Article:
Railroad strike looms over holidays after major union rejects deal

An image of a question created by a railway.

Example: Aïda Amer/Axios

A prominent railroad union rejected Biden’s labor contract Monday morning, prompting a public strike.

Why it matters: The failure of the deal is a setback for the White House, which sold it and sold it as a major victory in September.

Running a story: The SMART Transportation Division, the union that represents railroad operators, voted against the deal. Railway workers may strike after 9 Dec. if the two sides do not agree.

  • After that date, a strike can happen at any time – unless lawmakers step in to impose a cooling-off period or force workers to agree to a contract.
  • “Our hope is that no matter what happens, Congress still needs to step in,” said Scott Jensen, director of issue communications, at the American Chemistry Council. It is one of many trade groups that are sounding the alarm that they may close.
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Between the lines: The union was run by the union’s leadership and had a difficult time selling the product to the members who hold positions, many of whom are very angry with the way they have been treated in recent years – especially during the pandemic.

  • Union leaders trying to sell the union to members have gotten more than they bargained for, in part because a group of workers — not affiliated with the unions — have been pushing hard for the union.
  • Unlike most careers, salary is not a fixed amount. It’s the benefits of working life – especially sick leave.
  • “We were surprised,” when members did not vote, said Peter Kennedy, director of Strategic Coordination Research at BMWED, the third largest organization, which voted on the agreement in October.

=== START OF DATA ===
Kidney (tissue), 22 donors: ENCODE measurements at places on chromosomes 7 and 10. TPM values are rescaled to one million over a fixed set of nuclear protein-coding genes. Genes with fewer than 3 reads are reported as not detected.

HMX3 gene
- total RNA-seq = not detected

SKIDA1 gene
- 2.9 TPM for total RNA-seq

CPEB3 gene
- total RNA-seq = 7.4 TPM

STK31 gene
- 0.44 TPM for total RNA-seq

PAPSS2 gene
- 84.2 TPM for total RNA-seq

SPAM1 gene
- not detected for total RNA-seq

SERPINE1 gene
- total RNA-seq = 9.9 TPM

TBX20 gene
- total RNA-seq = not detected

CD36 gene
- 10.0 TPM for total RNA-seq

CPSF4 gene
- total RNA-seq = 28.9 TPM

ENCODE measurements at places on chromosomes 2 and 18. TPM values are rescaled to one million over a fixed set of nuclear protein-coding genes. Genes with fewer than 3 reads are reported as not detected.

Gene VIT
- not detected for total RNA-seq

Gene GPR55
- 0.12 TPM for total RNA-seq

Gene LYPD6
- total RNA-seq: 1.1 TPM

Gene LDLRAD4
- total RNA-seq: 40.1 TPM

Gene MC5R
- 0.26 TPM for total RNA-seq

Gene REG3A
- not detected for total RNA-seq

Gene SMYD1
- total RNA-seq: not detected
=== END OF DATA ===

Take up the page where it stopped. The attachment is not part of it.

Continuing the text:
• “This is the best money I’ve ever seen in my career,” said Kennedy, a nearly 20-year railroad veteran. “If employees are willing to vote for sick time, that tells you something.”
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Main picture: Any disruption to freight rail operations could disrupt economic recovery and the economy.

  • A prolonged strike – not impossible – could bring the country to a standstill, according to the Chemistry Council. The group wants the one-month interest rate to pull about $160 billion out of the economy, causing a 1% drop in GDP.

Lots of possibilities and anxiety: As the December deadline nears, shipping companies are beginning to lock up some cargo — of dangerous drugs, say — ahead of a potential collision.

  • For example, in preparation for the labor agreement that began in September, the railroad industry suspended all shipments of hazardous chemicals — which meant a drop in nearly 2,000 truckloads of chemicals for one week in September.
  • These chemicals get the daily necessities – chlorine, which is used to purify drinking water, and ethanol and ammonia, which are used as fertilizers.
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Observations: Businesses are preparing for disruption, said Jess Dankert, vice president of retail at the Retail Industry Leaders Association. This is where you will start to see cargo being stored at the docks, for example.

  • One word of encouragement: Salespeople have holidays, he says. “We’ll still have Christmas this year.”

Editor’s note: This article has been updated with updates throughout.


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